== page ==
The daily business briefing: April 8, 2020

Harold Maass
A Tesla showroom
ROBYN BECK/AFP via Getty Images


Congress considers boosting loan program for small businesses

Congress could approve $250 billion more in aid for small businesses as early as this week as the federal government pushes to respond to overwhelming requests from companies trying to stay afloat through the coronavirus crisis. Treasury Secretary Steven Mnuchin on Tuesday contacted top Democrats and Republicans to request the extra money to help small businesses get bank loans. The $2 trillion economic stimulus package already approved by lawmakers won't be enough to cover all of the immediate need, Republican and Democratic leaders have agreed. Members of Congress also are discussing another bailout package that House Speaker Nancy Pelosi (D-Calif.) has said could exceed $1 trillion. [The New York Times]


Tesla furloughs non-essential employees, imposes temporary pay cuts

Tesla will furlough non-essential employees who can't work remotely, and reduce salaries as factories remain closed due to the coronavirus, the tech website Protocol reported on Tuesday, citing a leaked email sent to workers. The email said the furloughs will start Monday, and that the electric-car maker expects shuttered operations to return to normal on May 4, "barring any significant changes." Affected workers will still have their health-care benefits. The email said the moves were part of "a shared sacrifice across the company." All salaried employees will face temporary pay reductions. Top executives will see their pay reduced by 30 percent, while those at the level of director and above will lose 20 percent of their pay through the second quarter. [Protocol]


Trump removes Pentagon watchdog leading coronavirus fund oversight

President Trump has removed the acting Pentagon inspector general, Glenn Fine, as head of the panel overseeing how the federal government's coronavirus relief package is spent. After Trump approved $2.2 trillion in federal spending, a panel of inspectors general from across Cabinet departments picked Fine as chair of the oversight panel, which was established to ensure that the bailout money was distributed and spent as intended. Trump ousted Fine from the department on Monday, thus removing him from the Pandemic Response Accountability Committee. A Pentagon spokesperson on Tuesday confirmed he was removed both from office and the committee. Trump designated EPA Inspector General Sean O'Donnell as the Pentagon's temporary IG and head of the accountability committee, and nominated Jason Abend, a senior policy adviser at U.S. Customs and Border Protection, to fill Fine's Pentagon job. [Politico]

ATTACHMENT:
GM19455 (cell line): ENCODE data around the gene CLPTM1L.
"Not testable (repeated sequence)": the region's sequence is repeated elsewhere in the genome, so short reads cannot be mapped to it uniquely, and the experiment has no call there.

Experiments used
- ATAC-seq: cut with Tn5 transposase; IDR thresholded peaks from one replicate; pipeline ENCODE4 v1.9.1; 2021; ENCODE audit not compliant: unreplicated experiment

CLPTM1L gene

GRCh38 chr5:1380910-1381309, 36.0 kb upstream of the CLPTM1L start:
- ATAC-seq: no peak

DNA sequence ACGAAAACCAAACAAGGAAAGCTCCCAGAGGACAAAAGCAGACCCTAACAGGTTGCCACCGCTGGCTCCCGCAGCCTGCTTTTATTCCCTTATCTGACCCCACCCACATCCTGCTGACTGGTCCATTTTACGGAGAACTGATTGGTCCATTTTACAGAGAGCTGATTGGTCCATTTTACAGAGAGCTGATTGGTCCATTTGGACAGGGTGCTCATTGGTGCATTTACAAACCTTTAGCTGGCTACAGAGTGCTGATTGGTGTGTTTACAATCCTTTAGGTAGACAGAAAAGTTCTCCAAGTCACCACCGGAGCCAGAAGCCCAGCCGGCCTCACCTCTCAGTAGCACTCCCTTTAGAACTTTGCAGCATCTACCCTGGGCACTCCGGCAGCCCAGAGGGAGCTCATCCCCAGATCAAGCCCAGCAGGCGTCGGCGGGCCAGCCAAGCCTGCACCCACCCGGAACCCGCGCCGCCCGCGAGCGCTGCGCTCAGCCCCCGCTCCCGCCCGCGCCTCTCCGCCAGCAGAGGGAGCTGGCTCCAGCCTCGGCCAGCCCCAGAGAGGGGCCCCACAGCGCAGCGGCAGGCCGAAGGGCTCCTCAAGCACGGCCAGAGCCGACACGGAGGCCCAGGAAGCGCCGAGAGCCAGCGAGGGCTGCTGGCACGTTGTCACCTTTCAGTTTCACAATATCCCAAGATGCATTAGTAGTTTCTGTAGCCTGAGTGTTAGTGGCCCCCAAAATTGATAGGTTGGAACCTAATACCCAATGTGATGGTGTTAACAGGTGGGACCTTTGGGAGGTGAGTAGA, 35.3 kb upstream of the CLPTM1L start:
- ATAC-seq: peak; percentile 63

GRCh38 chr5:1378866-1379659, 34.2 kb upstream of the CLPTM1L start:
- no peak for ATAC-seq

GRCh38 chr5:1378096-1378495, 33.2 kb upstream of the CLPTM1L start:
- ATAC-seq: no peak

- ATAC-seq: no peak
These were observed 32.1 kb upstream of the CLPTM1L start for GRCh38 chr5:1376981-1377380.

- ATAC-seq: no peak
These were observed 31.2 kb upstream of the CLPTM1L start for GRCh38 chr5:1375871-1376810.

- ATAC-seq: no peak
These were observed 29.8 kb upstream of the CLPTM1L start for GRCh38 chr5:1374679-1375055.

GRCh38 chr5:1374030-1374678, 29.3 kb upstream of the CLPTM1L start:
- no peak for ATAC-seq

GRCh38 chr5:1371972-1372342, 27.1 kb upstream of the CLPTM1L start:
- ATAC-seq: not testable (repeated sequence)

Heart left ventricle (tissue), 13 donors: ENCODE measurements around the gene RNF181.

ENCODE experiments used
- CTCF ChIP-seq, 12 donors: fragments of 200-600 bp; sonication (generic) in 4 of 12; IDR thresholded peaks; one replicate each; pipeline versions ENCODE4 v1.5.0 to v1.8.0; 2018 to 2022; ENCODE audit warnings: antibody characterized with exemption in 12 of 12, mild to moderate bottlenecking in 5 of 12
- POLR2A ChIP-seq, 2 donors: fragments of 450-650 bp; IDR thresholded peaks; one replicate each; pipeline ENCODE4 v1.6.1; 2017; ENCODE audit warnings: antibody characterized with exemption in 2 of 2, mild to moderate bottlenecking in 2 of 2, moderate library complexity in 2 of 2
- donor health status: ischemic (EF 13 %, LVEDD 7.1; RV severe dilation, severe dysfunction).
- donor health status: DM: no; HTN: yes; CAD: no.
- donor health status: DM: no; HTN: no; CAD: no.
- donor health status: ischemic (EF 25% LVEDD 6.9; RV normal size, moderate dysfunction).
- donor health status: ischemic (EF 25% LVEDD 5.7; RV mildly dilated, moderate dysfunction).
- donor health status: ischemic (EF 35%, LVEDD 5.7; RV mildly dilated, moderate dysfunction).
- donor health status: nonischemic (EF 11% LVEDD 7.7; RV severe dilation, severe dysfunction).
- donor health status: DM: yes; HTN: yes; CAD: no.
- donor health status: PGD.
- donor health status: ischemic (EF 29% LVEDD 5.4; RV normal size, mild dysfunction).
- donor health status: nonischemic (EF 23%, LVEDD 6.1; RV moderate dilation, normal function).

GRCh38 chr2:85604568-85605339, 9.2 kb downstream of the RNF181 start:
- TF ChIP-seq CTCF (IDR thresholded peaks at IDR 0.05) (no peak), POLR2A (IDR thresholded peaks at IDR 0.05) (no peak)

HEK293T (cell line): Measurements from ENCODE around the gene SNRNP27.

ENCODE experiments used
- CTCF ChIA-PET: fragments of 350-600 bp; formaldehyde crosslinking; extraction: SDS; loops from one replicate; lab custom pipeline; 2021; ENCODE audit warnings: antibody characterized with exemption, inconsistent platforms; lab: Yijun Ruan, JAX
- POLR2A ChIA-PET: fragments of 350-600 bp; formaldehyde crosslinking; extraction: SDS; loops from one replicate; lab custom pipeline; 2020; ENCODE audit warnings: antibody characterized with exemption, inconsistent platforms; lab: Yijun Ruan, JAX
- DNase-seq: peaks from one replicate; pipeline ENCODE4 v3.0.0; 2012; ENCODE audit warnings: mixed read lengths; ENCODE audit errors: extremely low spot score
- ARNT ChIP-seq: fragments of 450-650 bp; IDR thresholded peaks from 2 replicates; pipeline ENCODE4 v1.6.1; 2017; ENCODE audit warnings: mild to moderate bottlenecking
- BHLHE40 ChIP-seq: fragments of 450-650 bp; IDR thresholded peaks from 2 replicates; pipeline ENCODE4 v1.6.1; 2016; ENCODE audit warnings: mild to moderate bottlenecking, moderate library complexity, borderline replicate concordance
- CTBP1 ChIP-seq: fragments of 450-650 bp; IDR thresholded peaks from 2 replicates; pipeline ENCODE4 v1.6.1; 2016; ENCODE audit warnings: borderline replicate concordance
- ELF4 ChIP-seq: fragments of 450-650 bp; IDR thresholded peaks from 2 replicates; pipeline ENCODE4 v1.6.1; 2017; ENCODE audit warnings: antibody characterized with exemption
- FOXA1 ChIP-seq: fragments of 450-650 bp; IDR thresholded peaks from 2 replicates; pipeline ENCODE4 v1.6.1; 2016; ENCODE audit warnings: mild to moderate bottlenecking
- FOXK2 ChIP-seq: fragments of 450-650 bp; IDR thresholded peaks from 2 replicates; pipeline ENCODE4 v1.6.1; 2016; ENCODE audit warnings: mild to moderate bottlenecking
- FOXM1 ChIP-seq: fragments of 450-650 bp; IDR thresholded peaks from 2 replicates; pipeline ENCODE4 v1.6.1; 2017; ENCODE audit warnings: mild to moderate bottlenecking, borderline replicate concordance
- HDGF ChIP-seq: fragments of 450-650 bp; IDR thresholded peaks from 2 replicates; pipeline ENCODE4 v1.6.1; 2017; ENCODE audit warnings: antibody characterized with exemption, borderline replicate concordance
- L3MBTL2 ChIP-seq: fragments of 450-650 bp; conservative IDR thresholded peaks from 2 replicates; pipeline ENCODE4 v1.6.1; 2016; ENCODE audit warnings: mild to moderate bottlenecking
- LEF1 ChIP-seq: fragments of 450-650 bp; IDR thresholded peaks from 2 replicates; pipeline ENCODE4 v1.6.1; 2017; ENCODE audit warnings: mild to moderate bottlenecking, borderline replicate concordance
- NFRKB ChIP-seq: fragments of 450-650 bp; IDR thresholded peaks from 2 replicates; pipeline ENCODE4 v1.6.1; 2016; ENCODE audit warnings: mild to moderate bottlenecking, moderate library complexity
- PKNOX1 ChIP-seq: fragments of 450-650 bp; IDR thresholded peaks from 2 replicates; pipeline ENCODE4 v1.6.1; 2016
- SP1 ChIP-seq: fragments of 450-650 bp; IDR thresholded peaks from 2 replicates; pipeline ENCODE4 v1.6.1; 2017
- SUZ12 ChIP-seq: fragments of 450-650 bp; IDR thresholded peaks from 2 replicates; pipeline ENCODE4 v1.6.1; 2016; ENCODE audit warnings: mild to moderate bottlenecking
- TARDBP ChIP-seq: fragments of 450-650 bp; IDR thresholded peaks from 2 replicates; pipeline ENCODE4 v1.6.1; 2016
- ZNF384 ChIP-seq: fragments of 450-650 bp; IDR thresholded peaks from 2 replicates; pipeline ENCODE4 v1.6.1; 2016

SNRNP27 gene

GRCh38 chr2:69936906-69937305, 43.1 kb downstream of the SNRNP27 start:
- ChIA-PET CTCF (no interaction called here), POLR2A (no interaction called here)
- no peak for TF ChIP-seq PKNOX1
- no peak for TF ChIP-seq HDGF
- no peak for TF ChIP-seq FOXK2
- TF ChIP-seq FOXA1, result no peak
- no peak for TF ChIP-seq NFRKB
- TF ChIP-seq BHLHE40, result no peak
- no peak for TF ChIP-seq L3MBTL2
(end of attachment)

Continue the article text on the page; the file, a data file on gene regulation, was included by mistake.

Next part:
Rice prices hit 7-year highs as pandemic triggers stockpiling

Rice prices have surged to seven-year highs as importers stocked up and exporters cut back on shipments of the staple due to the global coronavirus pandemic. The price of the industry's benchmark, the 5 percent broken white rice, rose by 12 percent from March 25 to April 1, the Thai Rice Exporters Association said Tuesday. Leading exporters India and Vietnam both face export disruptions due to the pandemic. That has raised expectations of stronger demand for Thai rice. Before the surge linked to the coronavirus outbreak, rice prices had already risen due to a severe drought in Thailand, as well as high demand from Asia and Africa. [Reuters]


U.S. stocks remain volatile after Dow gives back 900-point rally

U.S. stock index futures were flat early Wednesday after Wall Street gave back huge early gains on Tuesday to close down slightly. The Dow Jones Industrial Average closed down by 26 points, or 0.1 percent, on Tuesday after being up at one point by more than 900 points, or 3.9 percent as the one-day coronavirus death toll in the U.S. and hot spots like New York hit record levels, while new infections showed signs of slowing in some hard-hit areas. "As [Tuesday's] stock market shows, volatility is likely to remain for some time," said Jim Paulsen, chief investment strategist at the Leuthold Group. Goldman Sachs chief equity strategist David Kostin warned that Wall Street's recent partial rebound could be a "bear market rally" in which hopes that markets have bottomed prove premature. [CNBC]